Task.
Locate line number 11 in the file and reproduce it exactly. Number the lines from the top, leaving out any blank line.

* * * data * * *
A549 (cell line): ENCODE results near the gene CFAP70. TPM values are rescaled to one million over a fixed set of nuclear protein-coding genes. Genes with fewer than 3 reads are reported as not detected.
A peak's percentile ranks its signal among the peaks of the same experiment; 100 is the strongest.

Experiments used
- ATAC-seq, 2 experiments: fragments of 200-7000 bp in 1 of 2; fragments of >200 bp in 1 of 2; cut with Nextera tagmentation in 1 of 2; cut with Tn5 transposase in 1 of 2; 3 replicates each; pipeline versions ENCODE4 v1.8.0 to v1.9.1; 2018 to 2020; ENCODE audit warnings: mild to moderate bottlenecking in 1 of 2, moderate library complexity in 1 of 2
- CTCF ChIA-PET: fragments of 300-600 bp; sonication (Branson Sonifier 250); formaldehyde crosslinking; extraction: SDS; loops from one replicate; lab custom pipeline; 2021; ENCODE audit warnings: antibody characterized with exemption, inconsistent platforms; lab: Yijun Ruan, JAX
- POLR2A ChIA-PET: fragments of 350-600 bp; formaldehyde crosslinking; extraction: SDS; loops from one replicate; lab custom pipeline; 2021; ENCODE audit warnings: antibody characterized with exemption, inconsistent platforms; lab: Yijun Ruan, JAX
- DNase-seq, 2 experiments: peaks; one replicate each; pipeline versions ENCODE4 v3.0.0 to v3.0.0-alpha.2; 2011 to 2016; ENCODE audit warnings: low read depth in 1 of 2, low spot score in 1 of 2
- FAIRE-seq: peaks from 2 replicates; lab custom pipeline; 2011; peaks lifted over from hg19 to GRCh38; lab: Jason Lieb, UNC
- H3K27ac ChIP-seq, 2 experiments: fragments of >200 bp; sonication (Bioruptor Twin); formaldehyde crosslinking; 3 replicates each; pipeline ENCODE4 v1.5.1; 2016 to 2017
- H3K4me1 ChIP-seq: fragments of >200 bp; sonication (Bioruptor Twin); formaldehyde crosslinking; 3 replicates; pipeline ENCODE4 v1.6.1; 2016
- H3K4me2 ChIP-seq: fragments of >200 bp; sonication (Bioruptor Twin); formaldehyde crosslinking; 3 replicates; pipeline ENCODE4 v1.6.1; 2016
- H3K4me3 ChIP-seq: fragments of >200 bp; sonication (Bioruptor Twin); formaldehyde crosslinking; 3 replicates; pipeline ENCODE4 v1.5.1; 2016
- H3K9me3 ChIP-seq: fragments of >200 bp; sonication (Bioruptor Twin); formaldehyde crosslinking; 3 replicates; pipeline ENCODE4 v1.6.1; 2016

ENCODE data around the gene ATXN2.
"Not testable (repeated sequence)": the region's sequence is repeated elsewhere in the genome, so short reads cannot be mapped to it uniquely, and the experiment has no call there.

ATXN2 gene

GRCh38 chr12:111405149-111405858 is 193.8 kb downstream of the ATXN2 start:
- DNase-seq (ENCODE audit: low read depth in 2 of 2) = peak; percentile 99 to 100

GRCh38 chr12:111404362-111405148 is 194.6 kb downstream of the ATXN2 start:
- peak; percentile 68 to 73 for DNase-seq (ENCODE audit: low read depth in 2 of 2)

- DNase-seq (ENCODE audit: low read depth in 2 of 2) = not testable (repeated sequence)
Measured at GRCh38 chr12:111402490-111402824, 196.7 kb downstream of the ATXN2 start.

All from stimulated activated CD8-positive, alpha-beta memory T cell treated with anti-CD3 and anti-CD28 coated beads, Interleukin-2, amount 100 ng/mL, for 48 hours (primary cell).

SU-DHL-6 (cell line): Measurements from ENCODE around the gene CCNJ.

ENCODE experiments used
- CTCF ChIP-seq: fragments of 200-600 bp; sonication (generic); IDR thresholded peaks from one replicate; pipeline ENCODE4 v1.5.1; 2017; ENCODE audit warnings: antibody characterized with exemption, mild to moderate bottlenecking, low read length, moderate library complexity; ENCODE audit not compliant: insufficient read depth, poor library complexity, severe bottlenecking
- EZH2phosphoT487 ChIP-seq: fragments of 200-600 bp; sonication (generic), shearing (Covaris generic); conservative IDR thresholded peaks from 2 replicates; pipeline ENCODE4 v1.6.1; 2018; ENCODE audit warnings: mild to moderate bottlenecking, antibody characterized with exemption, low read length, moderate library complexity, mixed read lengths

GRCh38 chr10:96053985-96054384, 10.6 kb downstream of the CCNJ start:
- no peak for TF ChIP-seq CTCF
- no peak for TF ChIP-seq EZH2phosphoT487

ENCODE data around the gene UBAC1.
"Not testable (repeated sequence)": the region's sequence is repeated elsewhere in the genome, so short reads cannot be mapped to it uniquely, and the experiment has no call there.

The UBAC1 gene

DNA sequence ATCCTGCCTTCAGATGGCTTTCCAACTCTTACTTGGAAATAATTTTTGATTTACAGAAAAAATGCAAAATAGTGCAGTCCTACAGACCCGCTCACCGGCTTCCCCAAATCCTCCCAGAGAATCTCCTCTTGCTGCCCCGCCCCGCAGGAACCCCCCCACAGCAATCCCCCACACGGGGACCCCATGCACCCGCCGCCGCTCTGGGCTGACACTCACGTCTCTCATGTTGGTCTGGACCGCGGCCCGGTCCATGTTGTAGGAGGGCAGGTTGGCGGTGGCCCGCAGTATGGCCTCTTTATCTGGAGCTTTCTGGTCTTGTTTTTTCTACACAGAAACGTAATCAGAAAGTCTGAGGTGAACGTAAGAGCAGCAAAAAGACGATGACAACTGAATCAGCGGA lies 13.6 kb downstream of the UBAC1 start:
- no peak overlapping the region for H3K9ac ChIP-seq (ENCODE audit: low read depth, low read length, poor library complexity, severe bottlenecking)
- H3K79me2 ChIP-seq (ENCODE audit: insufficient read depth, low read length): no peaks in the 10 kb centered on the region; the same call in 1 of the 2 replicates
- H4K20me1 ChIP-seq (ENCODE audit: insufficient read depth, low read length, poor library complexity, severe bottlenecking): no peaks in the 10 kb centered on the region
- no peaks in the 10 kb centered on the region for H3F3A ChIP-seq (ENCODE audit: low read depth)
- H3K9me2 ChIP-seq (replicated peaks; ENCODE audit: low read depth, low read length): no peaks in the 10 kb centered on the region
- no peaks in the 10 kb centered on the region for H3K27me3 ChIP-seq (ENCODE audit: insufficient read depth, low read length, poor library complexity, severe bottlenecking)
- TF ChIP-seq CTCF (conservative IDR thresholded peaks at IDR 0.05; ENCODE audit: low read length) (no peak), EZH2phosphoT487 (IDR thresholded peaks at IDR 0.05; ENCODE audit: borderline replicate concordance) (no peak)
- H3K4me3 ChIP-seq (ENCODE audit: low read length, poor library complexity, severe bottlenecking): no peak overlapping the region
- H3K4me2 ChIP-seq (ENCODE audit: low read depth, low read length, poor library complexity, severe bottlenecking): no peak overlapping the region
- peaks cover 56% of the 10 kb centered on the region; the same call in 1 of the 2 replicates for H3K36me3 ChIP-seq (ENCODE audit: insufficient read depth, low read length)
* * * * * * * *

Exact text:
- H3K4me2 ChIP-seq: fragments of >200 bp; sonication (Bioruptor Twin); formaldehyde crosslinking; 3 replicates; pipeline ENCODE4 v1.6.1; 2016